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The Welsh and the Shaping of Early Modern Ireland, 1558-1641

The Welsh and the Shaping of Early Modern Ireland, 1558-1641

Rhys Morgan
Copyright Date: 2014
Edition: NED - New edition
Published by: Boydell and Brewer,
Pages: 229
https://www.jstor.org/stable/10.7722/j.ctt6wpb8g
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  • Book Info
    The Welsh and the Shaping of Early Modern Ireland, 1558-1641
    Book Description:

    The colonial presence in early modern Ireland is usually viewed as being thoroughly English, and in places Scottish, with the Welsh hardly featuring at all. This book, based on extensive original research, demonstrates that there was in fact a significant Welsh involvement in Ireland between 1558 and 1641. It explores how the Welsh established themselves as soldiers, government officials and planters in Ireland. It also discusses how the Welsh, although participating in the 'English' colonisation of Ireland, nevertheless remained a distinct community, settling together and maintaining strong kinship and social and economic networks to fellow countrymen, including in Wales. It provides a detailed picture of the Welsh settler communities and their networks, and discusses the nature of Welsh settler identity. Overall, the book demonstrates how an understanding of the role of the Welsh in the shaping of early modern Ireland can offer valuable new perspectives on the histories of both countries and on the making of early modern Britain. Rhys Morgan completed his doctorate in history at Cardiff University

    eISBN: 978-1-78204-336-2
    Subjects: History

Table of Contents

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  1. Front Matter
    (pp. i-vi)
  2. Table of Contents
    (pp. vii-viii)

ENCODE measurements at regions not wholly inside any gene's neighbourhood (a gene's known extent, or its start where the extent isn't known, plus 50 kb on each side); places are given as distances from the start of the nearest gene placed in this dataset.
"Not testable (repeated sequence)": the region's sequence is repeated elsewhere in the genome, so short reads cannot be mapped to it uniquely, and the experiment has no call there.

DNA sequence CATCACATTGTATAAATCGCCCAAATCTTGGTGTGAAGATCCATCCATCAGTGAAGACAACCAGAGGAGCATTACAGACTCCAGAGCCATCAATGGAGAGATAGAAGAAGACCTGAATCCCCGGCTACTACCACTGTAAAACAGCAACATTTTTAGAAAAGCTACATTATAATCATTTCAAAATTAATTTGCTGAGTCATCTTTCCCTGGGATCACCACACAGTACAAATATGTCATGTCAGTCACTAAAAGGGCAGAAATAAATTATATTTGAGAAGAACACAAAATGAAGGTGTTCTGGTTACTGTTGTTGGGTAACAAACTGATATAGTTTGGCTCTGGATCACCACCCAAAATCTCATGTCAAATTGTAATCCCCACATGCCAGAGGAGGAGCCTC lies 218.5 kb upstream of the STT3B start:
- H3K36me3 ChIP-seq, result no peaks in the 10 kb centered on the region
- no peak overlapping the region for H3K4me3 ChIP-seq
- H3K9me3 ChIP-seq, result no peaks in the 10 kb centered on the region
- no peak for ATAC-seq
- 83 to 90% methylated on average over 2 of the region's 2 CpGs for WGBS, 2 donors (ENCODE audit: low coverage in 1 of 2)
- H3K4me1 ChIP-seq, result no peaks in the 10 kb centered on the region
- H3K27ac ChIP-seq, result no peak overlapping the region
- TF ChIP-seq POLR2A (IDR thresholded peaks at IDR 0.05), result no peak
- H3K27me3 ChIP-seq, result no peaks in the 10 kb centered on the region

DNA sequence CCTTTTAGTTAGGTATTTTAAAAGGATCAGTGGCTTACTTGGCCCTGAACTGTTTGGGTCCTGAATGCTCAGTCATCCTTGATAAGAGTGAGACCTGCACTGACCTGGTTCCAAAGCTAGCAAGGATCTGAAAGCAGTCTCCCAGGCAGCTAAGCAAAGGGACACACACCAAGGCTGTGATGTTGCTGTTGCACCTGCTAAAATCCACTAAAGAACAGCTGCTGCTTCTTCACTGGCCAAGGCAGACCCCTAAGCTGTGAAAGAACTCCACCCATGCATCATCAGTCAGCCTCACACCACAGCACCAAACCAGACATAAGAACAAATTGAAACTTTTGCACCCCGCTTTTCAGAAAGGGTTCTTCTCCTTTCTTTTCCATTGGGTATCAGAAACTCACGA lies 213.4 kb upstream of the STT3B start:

3. List of illustrations
    (pp. ix-ix)
  4. Acknowledgements
    (pp. x-x)
  5. Abbreviations
    (pp. xi-xii)
  6. Introduction: Locating the Welsh in Ireland and Britain during the early modern period
    (pp. 1-14)

    This is a study of Welsh military and civilian involvement in Ireland between the accession of Elizabeth I and the Irish rebellion of 1641. One might think that the Welsh relationship with its western neighbour during a period in which the latter was experiencing some of the most dramatic and violent social and political changes in its history would be a well-trodden historical path. In fact, despite more than thirty years of attempts by historians to write a more holistic ‘British’ history, there has been no significant attempt to assess the nature of Welsh involvement in Ireland in the early...

  7. Part I: From soldier to settler

    • 1 ‘Soldiers of Wales’: the Welsh presence in the Irish army 1558–1641
      (pp. 17-52)

      The first three chapters of this book will analyse the three main ways in which the Welsh came to Ireland during this period: to serve in the military, to work in the administration, and to settle in the plantations. Together they will seek to quantify and explore the nature of the Welsh presence in Ireland, which will enable an exploration of Welsh community and identity in Ireland in the final two chapters. This chapter will address the Welsh role in the English army in Ireland. The military formed the bulk of the English and Welsh presence in Ireland between 1558...

    • 2 Servants and soldiers: Welsh involvement in the Irish administration, 1558–1641
      (pp. 53-72)